Note: The central line shows the outcomes and PEFO forecasts. Annual growth is reported for the outcomes. Annualised average growth rates from 2011-12 are reported from 2012-13 onwards. Confidence intervals are based on the root mean square error of budget percentage growth rate forecasts. (f) are forecasts. Before the 2009-10 Budget, a projection rather than a forecast was made for the year after the budget year. Reporting the average annualised growth rate moderates the impact of errors over longer horizons.
Source: ABS cat. no. 5206.0, Budget papers and Treasury.
Note: See note to Chart A.
Source: ABS cat. no. 5206.0, Budget papers and Treasury.
Box 3: Economic forecasts and projections
The Charter of Budget Honesty requires that the PEFO contains information on the economic and other assumptions that have been used to prepare the fiscal estimates for the current year and the following three financial years.
The economic assumptions presented in this PEFO consist of economic forecasts for 2013-14 and 2014-15 (the forecast period) and economic projections for 2015-16 and 2016-17 (the projection period).
The economic projections are based on medium-term assumptions for growth that are consistent with underlying historical trends in the economy and long-term factors such as demographic change. As a result, the methodology used to prepare the projections has changed a little over time.
Since the introduction of the Charter in 1998, the practice of presenting economic forecasts and projections has evolved. In the period 1998-2008, governments published forecasts for the Budget year and projections for the following three years. From the 2009-10 Budget, the Government has published forecasts for the Budget year and the following year, and projections for the last two years of the forward estimates.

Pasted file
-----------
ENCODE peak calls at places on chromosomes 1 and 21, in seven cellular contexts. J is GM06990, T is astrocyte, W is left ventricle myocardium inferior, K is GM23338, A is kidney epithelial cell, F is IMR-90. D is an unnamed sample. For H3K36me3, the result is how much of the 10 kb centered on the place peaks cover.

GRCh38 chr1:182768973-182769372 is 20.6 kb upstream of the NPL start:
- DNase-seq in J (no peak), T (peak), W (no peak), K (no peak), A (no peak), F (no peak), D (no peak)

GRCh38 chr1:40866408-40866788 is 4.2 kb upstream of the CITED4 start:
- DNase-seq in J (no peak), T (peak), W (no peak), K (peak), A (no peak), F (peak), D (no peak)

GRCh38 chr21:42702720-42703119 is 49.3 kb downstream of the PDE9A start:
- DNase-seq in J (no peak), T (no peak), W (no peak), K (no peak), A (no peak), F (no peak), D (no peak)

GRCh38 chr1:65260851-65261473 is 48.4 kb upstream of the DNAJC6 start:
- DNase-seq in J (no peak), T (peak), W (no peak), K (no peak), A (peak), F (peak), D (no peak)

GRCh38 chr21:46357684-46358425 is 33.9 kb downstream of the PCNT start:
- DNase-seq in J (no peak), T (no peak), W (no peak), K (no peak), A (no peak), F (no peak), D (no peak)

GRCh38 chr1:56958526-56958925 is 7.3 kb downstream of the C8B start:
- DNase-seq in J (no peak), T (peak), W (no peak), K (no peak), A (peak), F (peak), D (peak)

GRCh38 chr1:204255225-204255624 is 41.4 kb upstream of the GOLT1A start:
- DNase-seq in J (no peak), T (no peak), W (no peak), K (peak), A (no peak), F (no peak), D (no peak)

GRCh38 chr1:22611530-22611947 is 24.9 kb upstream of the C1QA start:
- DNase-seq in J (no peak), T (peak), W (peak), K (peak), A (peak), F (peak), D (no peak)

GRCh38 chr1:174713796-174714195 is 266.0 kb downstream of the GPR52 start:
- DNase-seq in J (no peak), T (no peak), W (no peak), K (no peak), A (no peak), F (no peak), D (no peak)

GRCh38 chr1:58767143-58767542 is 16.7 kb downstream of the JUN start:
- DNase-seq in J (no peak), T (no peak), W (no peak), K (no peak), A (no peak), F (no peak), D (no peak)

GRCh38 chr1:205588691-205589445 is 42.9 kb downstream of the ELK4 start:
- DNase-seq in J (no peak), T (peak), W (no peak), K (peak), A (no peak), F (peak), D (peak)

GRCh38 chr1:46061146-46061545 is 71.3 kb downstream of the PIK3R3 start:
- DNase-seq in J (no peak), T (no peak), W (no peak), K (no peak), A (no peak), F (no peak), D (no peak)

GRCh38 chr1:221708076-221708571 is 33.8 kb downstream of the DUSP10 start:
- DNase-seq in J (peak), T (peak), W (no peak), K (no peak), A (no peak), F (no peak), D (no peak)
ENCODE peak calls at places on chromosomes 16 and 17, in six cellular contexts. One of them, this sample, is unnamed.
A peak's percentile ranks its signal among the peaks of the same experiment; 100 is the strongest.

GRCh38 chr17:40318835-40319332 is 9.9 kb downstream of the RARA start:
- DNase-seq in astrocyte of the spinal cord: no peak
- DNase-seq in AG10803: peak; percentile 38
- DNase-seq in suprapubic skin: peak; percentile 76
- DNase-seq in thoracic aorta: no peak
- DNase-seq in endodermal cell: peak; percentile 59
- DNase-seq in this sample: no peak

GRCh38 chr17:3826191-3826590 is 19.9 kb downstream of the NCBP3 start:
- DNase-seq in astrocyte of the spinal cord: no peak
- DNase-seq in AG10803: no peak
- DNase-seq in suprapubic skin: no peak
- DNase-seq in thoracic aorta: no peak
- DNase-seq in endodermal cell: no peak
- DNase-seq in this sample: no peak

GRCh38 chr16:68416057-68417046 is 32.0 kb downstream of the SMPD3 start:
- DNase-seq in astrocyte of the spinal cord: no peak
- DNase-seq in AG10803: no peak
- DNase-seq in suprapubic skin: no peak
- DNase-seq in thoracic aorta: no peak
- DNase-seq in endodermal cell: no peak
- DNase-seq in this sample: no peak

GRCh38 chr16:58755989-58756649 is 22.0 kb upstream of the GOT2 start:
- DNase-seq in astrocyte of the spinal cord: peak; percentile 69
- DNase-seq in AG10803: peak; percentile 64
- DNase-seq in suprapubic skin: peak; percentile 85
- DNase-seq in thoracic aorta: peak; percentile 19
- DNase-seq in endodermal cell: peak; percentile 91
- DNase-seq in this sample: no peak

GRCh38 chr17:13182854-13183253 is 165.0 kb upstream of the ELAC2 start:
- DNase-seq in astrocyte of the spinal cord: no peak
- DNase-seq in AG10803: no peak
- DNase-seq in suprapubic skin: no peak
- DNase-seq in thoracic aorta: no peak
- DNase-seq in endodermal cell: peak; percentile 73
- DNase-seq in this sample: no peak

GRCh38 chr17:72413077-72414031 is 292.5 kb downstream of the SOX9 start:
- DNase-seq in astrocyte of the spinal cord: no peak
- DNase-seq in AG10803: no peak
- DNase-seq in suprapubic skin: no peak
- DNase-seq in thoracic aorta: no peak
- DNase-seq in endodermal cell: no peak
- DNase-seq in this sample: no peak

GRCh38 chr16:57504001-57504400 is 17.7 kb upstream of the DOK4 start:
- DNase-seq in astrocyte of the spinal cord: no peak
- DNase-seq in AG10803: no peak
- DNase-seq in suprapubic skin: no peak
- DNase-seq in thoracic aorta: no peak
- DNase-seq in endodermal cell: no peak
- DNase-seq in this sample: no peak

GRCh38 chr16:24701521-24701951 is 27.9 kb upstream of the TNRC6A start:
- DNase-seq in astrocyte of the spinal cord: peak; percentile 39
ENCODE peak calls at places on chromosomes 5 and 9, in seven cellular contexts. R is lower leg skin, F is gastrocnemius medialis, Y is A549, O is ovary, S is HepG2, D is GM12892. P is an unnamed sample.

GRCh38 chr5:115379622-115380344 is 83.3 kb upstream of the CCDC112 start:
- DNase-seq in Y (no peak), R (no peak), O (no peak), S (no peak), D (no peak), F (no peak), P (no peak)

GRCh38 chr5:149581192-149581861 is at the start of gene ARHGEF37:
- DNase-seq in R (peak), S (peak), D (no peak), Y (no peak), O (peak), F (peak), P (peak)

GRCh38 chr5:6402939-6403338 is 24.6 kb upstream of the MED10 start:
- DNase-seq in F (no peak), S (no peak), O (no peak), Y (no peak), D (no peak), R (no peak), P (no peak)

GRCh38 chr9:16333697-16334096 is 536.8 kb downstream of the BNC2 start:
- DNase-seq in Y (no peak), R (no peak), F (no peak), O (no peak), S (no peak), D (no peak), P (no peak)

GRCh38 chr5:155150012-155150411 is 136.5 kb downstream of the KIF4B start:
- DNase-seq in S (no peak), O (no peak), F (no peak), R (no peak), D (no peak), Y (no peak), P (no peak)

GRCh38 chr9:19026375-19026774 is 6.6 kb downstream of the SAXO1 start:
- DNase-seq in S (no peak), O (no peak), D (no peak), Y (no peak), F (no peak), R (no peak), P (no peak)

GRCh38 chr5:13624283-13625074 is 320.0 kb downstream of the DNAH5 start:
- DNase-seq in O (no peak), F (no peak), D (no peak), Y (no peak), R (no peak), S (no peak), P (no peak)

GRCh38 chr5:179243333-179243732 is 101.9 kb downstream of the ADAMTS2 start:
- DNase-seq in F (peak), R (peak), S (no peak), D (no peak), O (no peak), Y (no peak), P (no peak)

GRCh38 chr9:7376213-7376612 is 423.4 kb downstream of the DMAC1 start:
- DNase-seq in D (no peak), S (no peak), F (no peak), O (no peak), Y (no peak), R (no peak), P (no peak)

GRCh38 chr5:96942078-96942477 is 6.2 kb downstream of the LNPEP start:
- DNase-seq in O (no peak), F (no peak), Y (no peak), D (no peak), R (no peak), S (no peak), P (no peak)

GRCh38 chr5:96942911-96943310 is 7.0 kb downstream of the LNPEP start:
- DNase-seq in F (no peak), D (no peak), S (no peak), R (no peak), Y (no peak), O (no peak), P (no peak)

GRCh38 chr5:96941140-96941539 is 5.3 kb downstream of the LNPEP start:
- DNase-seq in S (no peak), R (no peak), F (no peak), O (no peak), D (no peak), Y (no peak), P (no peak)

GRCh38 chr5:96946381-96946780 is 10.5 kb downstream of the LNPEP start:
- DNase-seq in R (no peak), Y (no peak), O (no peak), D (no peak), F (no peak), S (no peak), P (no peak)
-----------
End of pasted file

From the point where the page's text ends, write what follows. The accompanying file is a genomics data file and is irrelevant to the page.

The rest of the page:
Each PEFO has followed the practice adopted by government in its most recent fiscal report. Similarly, the economic projections in each PEFO have been prepared using the same methodology as in the most recent fiscal report tabled by government.
In 1998, projected GDP growth was 3½ per cent. This was revised down to 3¼ per cent in 2005 and to 3 per cent in 2006. These downward revisions were driven by the effect of population ageing on the aggregate participation rate, and lower projected productivity growth. Projected GDP growth has remained at 3 per cent since then, apart from a temporary change in 2009.2
On the labour market, unemployment rate projections were not published until the 2002-03 Budget. In that budget, the economic forecasts and projections were described as being consistent with the unemployment rate gradually falling from its then current level of 6.3 per cent to 5 per cent by 2006-07 — one year beyond the projection period — and remaining at that level thereafter (Budget Paper No. 5, Intergenerational Report 2002-03, p. 28). Since then, the assumption that the unemployment rate would settle at around 5 per cent in the projection period has been maintained, with the exception of the 2009-10 Budget (see footnote).